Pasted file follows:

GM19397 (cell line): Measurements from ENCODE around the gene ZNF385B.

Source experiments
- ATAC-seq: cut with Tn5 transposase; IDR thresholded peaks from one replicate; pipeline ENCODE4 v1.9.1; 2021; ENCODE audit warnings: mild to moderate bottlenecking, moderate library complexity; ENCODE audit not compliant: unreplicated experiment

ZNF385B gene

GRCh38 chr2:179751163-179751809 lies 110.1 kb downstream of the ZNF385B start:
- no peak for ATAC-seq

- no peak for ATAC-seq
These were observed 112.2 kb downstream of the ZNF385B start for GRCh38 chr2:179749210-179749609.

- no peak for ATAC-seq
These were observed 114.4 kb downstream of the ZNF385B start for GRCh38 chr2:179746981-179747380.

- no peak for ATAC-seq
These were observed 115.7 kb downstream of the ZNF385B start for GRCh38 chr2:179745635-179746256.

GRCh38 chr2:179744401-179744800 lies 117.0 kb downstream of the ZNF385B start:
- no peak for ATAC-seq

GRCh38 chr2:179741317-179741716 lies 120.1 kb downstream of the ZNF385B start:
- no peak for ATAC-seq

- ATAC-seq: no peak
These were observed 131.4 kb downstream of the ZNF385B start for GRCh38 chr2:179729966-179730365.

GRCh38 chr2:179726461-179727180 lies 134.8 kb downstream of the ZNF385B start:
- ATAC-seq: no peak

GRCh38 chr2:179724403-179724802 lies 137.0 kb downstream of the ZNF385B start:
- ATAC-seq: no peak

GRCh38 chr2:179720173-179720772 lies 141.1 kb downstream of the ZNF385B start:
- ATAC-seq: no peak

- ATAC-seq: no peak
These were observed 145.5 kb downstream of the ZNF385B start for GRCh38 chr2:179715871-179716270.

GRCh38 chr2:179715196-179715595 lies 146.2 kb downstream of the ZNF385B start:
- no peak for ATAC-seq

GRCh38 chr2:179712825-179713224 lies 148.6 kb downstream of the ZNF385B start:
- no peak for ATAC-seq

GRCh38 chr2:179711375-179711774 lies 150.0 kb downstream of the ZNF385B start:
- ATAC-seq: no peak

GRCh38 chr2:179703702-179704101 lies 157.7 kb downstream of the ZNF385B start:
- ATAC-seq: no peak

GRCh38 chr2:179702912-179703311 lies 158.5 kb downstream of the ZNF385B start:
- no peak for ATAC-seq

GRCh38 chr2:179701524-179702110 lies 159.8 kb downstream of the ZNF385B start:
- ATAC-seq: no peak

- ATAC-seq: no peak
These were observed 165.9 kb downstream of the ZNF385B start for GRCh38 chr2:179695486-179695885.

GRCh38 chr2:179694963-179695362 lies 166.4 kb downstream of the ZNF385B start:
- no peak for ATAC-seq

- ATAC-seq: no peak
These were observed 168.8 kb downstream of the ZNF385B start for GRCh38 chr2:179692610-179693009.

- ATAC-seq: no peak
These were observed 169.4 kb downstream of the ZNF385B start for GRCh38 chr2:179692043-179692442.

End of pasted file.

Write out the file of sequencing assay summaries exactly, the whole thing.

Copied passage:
GM19397 (cell line): Measurements from ENCODE around the gene ZNF385B.

Source experiments
- ATAC-seq: cut with Tn5 transposase; IDR thresholded peaks from one replicate; pipeline ENCODE4 v1.9.1; 2021; ENCODE audit warnings: mild to moderate bottlenecking, moderate library complexity; ENCODE audit not compliant: unreplicated experiment

ZNF385B gene

GRCh38 chr2:179751163-179751809 lies 110.1 kb downstream of the ZNF385B start:
- no peak for ATAC-seq

- no peak for ATAC-seq
These were observed 112.2 kb downstream of the ZNF385B start for GRCh38 chr2:179749210-179749609.

- no peak for ATAC-seq
These were observed 114.4 kb downstream of the ZNF385B start for GRCh38 chr2:179746981-179747380.

- no peak for ATAC-seq
These were observed 115.7 kb downstream of the ZNF385B start for GRCh38 chr2:179745635-179746256.

GRCh38 chr2:179744401-179744800 lies 117.0 kb downstream of the ZNF385B start:
- no peak for ATAC-seq

GRCh38 chr2:179741317-179741716 lies 120.1 kb downstream of the ZNF385B start:
- no peak for ATAC-seq

- ATAC-seq: no peak
These were observed 131.4 kb downstream of the ZNF385B start for GRCh38 chr2:179729966-179730365.

GRCh38 chr2:179726461-179727180 lies 134.8 kb downstream of the ZNF385B start:
- ATAC-seq: no peak

GRCh38 chr2:179724403-179724802 lies 137.0 kb downstream of the ZNF385B start:
- ATAC-seq: no peak

GRCh38 chr2:179720173-179720772 lies 141.1 kb downstream of the ZNF385B start:
- ATAC-seq: no peak

- ATAC-seq: no peak
These were observed 145.5 kb downstream of the ZNF385B start for GRCh38 chr2:179715871-179716270.

GRCh38 chr2:179715196-179715595 lies 146.2 kb downstream of the ZNF385B start:
- no peak for ATAC-seq

GRCh38 chr2:179712825-179713224 lies 148.6 kb downstream of the ZNF385B start:
- no peak for ATAC-seq

GRCh38 chr2:179711375-179711774 lies 150.0 kb downstream of the ZNF385B start:
- ATAC-seq: no peak

GRCh38 chr2:179703702-179704101 lies 157.7 kb downstream of the ZNF385B start:
- ATAC-seq: no peak

GRCh38 chr2:179702912-179703311 lies 158.5 kb downstream of the ZNF385B start:
- no peak for ATAC-seq

GRCh38 chr2:179701524-179702110 lies 159.8 kb downstream of the ZNF385B start:
- ATAC-seq: no peak

- ATAC-seq: no peak
These were observed 165.9 kb downstream of the ZNF385B start for GRCh38 chr2:179695486-179695885.

GRCh38 chr2:179694963-179695362 lies 166.4 kb downstream of the ZNF385B start:
- no peak for ATAC-seq

- ATAC-seq: no peak
These were observed 168.8 kb downstream of the ZNF385B start for GRCh38 chr2:179692610-179693009.

- ATAC-seq: no peak
These were observed 169.4 kb downstream of the ZNF385B start for GRCh38 chr2:179692043-179692442.